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A Good Meal Gone Bad

What's a foodie to do when a group of people she introduces to a new restaurant fail to appreciate the joys of oxtail croquettes and salt cod fritters? PJM's culinary writer Nancy Rommelmann shares her tapas tragedy.

by
Nancy Rommelman

Bio

July 22, 2007 - 11:00 am

Earlier in life, I was engaged to a man originally from Okmulgee, Oklahoma, where restaurant meals consisted of barbecue, Sonic Burger, and pickled eggs from the bar at the Penn Club.

Twenty years later, he found himself with me, a woman who grew up in New York City, who for her seventh birthday went to a French restaurant and, unprompted, asked for escargot, frogs’ legs and chocolate mousse.

“You just order for me,” this man finally said, after we’d gone to our umpteenth Italian, Japanese, Korean, what-have-you restaurant, and he decided, yet again, that what I ordered was always better.

This was a long time ago, and I have since, for the most part, wound up with diners who know their way around a menu. There are few greater dining pleasures than to go to a restaurant and have someone with better knowledge of the cuisine than I, do the ordering.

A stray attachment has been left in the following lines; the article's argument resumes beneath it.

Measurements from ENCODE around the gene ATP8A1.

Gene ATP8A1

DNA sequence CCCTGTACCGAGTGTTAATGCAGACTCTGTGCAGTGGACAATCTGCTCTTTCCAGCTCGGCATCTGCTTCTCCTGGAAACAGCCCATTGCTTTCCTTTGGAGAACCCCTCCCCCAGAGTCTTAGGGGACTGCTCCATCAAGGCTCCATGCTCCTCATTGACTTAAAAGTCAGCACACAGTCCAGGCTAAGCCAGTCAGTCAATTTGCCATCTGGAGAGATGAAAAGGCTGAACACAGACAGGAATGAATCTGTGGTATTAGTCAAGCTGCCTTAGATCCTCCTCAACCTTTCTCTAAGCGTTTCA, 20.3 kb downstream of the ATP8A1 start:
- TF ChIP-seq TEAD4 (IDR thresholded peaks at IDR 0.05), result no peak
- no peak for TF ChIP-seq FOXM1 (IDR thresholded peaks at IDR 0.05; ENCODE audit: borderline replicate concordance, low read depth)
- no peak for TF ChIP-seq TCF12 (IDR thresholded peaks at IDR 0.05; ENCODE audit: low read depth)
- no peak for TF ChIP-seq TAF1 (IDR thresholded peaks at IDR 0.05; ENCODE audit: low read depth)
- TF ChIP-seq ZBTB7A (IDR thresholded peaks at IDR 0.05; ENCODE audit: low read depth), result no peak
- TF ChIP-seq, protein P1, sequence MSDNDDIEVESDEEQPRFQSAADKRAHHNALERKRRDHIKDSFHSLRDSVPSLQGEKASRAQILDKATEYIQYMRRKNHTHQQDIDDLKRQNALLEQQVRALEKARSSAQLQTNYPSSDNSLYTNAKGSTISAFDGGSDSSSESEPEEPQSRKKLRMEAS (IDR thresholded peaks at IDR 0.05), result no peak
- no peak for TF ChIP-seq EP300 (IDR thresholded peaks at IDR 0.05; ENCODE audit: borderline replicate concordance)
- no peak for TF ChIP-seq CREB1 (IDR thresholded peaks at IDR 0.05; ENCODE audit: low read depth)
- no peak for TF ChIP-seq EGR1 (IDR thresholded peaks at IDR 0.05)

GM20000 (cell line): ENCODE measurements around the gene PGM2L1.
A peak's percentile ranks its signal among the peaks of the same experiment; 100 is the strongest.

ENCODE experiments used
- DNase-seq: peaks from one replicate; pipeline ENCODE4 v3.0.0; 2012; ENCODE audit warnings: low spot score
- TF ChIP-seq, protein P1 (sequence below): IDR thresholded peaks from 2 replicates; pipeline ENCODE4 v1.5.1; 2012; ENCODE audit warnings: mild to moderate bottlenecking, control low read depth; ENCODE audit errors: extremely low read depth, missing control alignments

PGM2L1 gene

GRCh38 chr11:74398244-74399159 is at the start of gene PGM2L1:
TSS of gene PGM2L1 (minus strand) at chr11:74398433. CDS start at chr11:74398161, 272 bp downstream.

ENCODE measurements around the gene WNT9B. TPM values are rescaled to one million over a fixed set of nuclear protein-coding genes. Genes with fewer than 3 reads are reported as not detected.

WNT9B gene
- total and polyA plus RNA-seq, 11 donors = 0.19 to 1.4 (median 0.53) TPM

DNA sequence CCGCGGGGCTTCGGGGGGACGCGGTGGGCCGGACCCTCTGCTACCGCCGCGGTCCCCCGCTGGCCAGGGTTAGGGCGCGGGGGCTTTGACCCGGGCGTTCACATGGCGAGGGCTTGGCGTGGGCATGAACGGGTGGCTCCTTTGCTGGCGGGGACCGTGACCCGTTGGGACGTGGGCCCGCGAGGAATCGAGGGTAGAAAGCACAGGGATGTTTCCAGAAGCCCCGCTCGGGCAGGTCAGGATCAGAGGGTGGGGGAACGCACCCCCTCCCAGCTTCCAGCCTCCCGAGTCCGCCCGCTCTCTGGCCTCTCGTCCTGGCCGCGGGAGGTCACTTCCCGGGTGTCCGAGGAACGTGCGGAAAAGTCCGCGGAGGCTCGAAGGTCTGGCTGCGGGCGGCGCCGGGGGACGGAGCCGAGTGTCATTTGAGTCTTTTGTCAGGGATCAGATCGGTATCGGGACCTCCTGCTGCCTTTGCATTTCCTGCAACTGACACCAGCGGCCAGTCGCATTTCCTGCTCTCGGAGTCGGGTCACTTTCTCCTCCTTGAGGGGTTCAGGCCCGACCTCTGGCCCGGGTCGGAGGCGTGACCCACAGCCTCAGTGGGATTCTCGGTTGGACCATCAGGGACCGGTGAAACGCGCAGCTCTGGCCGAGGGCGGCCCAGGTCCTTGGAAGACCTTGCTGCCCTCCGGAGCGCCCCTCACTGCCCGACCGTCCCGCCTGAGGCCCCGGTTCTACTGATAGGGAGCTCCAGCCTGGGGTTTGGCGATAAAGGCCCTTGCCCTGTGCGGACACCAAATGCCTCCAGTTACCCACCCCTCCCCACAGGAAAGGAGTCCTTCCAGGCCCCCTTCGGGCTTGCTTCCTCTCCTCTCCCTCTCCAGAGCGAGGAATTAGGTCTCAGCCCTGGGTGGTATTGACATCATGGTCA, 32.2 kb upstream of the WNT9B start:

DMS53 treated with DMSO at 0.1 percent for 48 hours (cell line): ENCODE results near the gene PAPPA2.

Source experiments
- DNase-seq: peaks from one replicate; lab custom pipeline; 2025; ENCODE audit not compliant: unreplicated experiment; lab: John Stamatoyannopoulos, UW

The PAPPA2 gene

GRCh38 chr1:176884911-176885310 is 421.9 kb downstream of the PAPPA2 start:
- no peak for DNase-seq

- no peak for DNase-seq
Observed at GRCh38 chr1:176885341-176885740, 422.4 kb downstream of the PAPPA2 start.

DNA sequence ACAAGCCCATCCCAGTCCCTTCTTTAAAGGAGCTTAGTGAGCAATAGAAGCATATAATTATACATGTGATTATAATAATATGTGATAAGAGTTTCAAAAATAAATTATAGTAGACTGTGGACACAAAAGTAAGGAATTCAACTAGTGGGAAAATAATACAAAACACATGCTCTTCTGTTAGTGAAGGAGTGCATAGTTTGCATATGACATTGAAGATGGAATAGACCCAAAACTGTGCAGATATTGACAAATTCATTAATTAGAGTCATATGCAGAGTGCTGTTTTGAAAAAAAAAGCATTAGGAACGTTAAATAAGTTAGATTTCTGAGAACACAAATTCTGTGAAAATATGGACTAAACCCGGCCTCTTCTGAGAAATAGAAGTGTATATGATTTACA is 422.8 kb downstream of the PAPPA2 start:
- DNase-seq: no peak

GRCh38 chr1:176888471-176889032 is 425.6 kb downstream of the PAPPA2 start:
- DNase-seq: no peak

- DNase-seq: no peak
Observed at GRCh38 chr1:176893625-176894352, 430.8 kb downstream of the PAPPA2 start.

This was not the case last week, when I met a group at a new tapas restaurant in Portland, a restaurant quickly christened by food cognoscenti as the best place to open this year. I’d previously been to Toro Bravo three times, with various groups of family and friends, and had always been swept away. The long group tables; the warm umber light, the pitchers of sangria, the smart and funny waitresses bringing one great dish after another to be shared, everything about the place works, to the point where I once found myself spontaneously genuflecting in the direction of the open kitchen.

And so, when a friend told me she needed to meet a few work acquaintances, and could I suggest a spot, I suggested this Toro Bravo. Great, she said, and did I want to join them? I was the first to arrive, and took a seat at the head of the table, telling the waitress we’d be five, and whetting my appetite by perusing the 30 or so tapas on the menu that night.

“Are you Nancy?” asked a woman. I told her, I was. We’d swapped a few quick meet-and-greets – she described herself as “a Harry Potter geek” who wrote a newsletter devoted to the Hogwarts school – when the waitress asked, if we’d like to order.